The tip jar is a relatively new phenomenon for me. I first saw them in drive-thrus at places similar to McDonalds. Then I saw them at pizza places. Now I'm seeing it here.

I'm confused by these tip jars. Are employers no longer responsible for paying their employees? What exactly am I tipping for? You pressed a button, filled up a cup, and handed that cup to me. Good job, little buddy?

I understand the need for a tip when I go to a place with actual table service or tipping an attentive bartender or barista. I have no problem tipping in those scenarios and will happily tip more than the "recommended" amount, but these jars. . . .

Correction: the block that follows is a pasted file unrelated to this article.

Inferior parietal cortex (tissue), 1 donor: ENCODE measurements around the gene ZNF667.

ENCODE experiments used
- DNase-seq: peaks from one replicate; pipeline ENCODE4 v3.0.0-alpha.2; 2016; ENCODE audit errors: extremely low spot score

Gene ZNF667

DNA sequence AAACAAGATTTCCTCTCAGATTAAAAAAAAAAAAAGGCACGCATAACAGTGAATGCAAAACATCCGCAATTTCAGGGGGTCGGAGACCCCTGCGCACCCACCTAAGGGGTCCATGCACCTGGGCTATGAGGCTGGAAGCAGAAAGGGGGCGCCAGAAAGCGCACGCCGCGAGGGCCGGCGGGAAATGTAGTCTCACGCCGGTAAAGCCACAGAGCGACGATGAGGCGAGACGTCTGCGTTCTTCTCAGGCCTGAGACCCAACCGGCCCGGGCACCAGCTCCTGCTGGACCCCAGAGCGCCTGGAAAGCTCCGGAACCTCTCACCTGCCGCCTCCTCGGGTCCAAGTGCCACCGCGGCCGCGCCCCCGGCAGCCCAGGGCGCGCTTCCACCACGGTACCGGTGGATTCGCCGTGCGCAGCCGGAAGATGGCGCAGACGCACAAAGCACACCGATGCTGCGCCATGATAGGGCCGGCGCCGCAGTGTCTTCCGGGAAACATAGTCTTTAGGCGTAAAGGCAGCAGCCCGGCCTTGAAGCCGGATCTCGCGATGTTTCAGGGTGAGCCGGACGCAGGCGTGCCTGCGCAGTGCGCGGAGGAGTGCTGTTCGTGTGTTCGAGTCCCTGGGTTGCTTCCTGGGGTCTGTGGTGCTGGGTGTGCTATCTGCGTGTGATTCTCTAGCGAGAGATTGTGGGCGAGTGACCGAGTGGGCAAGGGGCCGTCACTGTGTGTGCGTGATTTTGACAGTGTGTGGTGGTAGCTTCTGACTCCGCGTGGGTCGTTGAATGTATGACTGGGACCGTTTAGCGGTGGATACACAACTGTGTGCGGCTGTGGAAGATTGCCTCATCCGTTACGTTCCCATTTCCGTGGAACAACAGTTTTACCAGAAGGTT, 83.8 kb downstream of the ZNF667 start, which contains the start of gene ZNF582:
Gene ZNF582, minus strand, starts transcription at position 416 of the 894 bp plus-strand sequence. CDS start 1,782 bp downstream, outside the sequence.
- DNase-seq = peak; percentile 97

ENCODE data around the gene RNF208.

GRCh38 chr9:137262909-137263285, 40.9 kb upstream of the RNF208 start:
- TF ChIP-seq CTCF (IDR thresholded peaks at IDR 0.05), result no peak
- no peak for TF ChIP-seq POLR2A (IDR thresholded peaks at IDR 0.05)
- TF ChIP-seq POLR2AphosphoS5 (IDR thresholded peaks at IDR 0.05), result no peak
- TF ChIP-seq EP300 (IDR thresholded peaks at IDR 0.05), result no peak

After dessert I wander into Forever 21 in search of a basic striped tee. I walk in and have to walk back out to make sure that I'm in the right store.

It's hard to describe what has happened to this store, but basically it's as if the seventies, eighties and nineties exploded and left the strangest mashup of articles behind.

I wander in a daze and see my face reflected on the face of a woman who is likely in her late sixties.

It startles me and I do a double take, making sure that I'm moving a part of my body that she is not. I sigh, in relief. She is not my reflection, but she might as well be. My grand night out has resulted in a shocking revelation.

I might as well face it, I've become. . .old? Irrelevant? I don't know, but 29 sure feels like the new 60.